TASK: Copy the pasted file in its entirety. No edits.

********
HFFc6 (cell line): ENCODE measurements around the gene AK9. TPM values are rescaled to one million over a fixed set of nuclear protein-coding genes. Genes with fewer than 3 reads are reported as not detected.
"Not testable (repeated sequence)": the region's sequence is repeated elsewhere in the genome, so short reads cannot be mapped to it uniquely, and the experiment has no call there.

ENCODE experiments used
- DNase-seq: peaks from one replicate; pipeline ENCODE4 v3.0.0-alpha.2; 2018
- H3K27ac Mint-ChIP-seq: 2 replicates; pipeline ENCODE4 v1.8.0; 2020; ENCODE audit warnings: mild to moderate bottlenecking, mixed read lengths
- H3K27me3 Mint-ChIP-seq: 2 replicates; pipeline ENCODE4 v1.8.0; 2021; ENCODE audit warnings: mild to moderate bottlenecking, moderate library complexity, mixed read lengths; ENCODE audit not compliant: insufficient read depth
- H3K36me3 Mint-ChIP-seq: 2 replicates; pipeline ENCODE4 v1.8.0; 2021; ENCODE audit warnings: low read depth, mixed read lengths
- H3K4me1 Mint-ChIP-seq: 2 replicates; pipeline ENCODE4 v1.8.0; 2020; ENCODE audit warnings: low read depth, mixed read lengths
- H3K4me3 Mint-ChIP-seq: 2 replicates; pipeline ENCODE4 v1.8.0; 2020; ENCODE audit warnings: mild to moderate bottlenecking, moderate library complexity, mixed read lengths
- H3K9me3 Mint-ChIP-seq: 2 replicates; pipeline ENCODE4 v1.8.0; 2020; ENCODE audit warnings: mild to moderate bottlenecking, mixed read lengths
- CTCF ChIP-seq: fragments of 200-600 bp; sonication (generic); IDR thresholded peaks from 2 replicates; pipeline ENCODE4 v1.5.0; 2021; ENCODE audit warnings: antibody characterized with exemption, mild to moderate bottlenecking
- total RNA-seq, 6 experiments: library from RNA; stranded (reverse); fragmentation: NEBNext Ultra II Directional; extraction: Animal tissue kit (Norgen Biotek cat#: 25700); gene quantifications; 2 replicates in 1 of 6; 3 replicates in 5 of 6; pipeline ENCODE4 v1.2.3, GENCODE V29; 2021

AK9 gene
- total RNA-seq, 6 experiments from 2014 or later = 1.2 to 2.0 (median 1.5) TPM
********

HFFc6 (cell line): ENCODE measurements around the gene AK9. TPM values are rescaled to one million over a fixed set of nuclear protein-coding genes. Genes with fewer than 3 reads are reported as not detected.
"Not testable (repeated sequence)": the region's sequence is repeated elsewhere in the genome, so short reads cannot be mapped to it uniquely, and the experiment has no call there.

ENCODE experiments used
- DNase-seq: peaks from one replicate; pipeline ENCODE4 v3.0.0-alpha.2; 2018
- H3K27ac Mint-ChIP-seq: 2 replicates; pipeline ENCODE4 v1.8.0; 2020; ENCODE audit warnings: mild to moderate bottlenecking, mixed read lengths
- H3K27me3 Mint-ChIP-seq: 2 replicates; pipeline ENCODE4 v1.8.0; 2021; ENCODE audit warnings: mild to moderate bottlenecking, moderate library complexity, mixed read lengths; ENCODE audit not compliant: insufficient read depth
- H3K36me3 Mint-ChIP-seq: 2 replicates; pipeline ENCODE4 v1.8.0; 2021; ENCODE audit warnings: low read depth, mixed read lengths
- H3K4me1 Mint-ChIP-seq: 2 replicates; pipeline ENCODE4 v1.8.0; 2020; ENCODE audit warnings: low read depth, mixed read lengths
- H3K4me3 Mint-ChIP-seq: 2 replicates; pipeline ENCODE4 v1.8.0; 2020; ENCODE audit warnings: mild to moderate bottlenecking, moderate library complexity, mixed read lengths
- H3K9me3 Mint-ChIP-seq: 2 replicates; pipeline ENCODE4 v1.8.0; 2020; ENCODE audit warnings: mild to moderate bottlenecking, mixed read lengths
- CTCF ChIP-seq: fragments of 200-600 bp; sonication (generic); IDR thresholded peaks from 2 replicates; pipeline ENCODE4 v1.5.0; 2021; ENCODE audit warnings: antibody characterized with exemption, mild to moderate bottlenecking
- total RNA-seq, 6 experiments: library from RNA; stranded (reverse); fragmentation: NEBNext Ultra II Directional; extraction: Animal tissue kit (Norgen Biotek cat#: 25700); gene quantifications; 2 replicates in 1 of 6; 3 replicates in 5 of 6; pipeline ENCODE4 v1.2.3, GENCODE V29; 2021

AK9 gene
- total RNA-seq, 6 experiments from 2014 or later = 1.2 to 2.0 (median 1.5) TPM